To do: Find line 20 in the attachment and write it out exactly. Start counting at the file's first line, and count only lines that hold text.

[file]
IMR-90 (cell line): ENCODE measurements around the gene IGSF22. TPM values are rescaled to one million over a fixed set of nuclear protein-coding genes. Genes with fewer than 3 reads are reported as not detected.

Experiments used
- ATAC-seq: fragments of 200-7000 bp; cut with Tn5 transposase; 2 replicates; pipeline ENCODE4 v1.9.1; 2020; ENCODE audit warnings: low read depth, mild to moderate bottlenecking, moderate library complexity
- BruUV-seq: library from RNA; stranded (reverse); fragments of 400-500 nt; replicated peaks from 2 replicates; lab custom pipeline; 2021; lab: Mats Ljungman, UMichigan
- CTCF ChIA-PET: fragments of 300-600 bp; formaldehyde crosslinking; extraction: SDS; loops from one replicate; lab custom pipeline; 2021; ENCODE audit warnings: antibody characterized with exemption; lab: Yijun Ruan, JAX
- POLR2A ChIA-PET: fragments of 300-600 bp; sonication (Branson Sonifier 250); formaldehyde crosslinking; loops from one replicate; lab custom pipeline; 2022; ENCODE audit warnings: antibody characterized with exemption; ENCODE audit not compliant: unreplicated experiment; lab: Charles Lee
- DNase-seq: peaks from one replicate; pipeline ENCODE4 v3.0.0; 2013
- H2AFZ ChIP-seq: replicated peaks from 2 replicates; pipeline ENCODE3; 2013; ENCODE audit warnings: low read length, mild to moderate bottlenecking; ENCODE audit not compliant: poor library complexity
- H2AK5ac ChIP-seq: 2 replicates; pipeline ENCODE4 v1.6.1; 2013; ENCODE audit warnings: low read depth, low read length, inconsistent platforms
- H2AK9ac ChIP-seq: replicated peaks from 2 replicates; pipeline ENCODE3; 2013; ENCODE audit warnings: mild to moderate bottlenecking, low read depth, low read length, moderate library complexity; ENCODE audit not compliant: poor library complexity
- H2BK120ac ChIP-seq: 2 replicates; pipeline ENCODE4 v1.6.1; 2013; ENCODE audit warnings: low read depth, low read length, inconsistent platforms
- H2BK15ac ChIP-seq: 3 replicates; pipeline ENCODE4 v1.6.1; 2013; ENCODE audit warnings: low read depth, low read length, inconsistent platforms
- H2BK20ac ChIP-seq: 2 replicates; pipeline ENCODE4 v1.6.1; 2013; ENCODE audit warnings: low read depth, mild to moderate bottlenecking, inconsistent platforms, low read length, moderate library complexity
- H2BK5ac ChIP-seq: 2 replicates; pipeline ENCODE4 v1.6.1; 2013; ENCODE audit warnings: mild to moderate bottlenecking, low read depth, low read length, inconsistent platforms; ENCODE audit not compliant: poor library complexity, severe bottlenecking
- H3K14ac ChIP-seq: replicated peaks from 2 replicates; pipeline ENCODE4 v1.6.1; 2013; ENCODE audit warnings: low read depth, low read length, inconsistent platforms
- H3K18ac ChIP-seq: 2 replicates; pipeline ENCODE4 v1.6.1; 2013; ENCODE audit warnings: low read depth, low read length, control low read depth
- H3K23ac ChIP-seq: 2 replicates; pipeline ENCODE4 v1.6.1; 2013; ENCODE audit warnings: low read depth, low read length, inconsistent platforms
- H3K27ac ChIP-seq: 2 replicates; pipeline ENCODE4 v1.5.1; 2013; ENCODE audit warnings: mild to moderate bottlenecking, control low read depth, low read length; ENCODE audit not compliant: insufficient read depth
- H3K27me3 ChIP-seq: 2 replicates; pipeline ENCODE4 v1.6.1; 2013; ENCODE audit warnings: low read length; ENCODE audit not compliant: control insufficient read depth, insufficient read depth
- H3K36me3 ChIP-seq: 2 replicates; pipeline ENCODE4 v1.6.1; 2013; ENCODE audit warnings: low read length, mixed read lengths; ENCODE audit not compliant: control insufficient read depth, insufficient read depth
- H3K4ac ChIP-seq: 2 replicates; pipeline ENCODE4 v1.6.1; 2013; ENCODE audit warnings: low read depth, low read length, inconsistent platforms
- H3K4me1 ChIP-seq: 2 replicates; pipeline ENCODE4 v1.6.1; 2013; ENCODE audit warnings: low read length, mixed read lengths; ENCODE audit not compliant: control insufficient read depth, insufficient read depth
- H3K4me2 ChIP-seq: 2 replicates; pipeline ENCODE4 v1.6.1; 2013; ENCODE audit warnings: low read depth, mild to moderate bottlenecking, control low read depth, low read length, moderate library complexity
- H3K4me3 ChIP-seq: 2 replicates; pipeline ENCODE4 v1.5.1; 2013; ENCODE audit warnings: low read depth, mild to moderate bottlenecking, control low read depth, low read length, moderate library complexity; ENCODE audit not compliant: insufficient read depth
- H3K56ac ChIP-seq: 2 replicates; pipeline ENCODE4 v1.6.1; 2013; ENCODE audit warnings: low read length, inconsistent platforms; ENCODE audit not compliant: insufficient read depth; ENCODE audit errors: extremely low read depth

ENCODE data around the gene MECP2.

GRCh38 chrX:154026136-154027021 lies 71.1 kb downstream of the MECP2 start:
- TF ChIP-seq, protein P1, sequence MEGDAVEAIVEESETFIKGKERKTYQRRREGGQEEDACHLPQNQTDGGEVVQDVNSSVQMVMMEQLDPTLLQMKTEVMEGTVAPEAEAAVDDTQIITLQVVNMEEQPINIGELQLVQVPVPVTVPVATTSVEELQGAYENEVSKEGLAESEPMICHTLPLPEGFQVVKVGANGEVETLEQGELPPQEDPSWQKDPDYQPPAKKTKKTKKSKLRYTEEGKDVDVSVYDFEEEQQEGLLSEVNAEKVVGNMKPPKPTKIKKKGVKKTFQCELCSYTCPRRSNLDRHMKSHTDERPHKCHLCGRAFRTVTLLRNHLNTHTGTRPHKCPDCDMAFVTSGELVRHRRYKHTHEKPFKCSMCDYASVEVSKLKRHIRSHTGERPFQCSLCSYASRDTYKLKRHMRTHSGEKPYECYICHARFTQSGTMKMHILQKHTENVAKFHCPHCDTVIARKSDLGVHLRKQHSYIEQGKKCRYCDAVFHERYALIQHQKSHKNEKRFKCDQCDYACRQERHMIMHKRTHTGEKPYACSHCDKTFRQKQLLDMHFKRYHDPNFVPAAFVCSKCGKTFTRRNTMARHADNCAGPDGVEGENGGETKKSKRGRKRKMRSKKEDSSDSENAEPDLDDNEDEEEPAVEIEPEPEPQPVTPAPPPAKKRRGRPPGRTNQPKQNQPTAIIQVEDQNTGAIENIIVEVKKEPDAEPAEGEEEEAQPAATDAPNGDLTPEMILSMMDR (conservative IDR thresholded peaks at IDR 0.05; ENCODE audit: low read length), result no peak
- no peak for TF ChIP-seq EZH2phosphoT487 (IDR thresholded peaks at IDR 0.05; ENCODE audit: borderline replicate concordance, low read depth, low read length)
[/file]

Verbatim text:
- H3K36me3 ChIP-seq: 2 replicates; pipeline ENCODE4 v1.6.1; 2013; ENCODE audit warnings: low read length, mixed read lengths; ENCODE audit not compliant: control insufficient read depth, insufficient read depth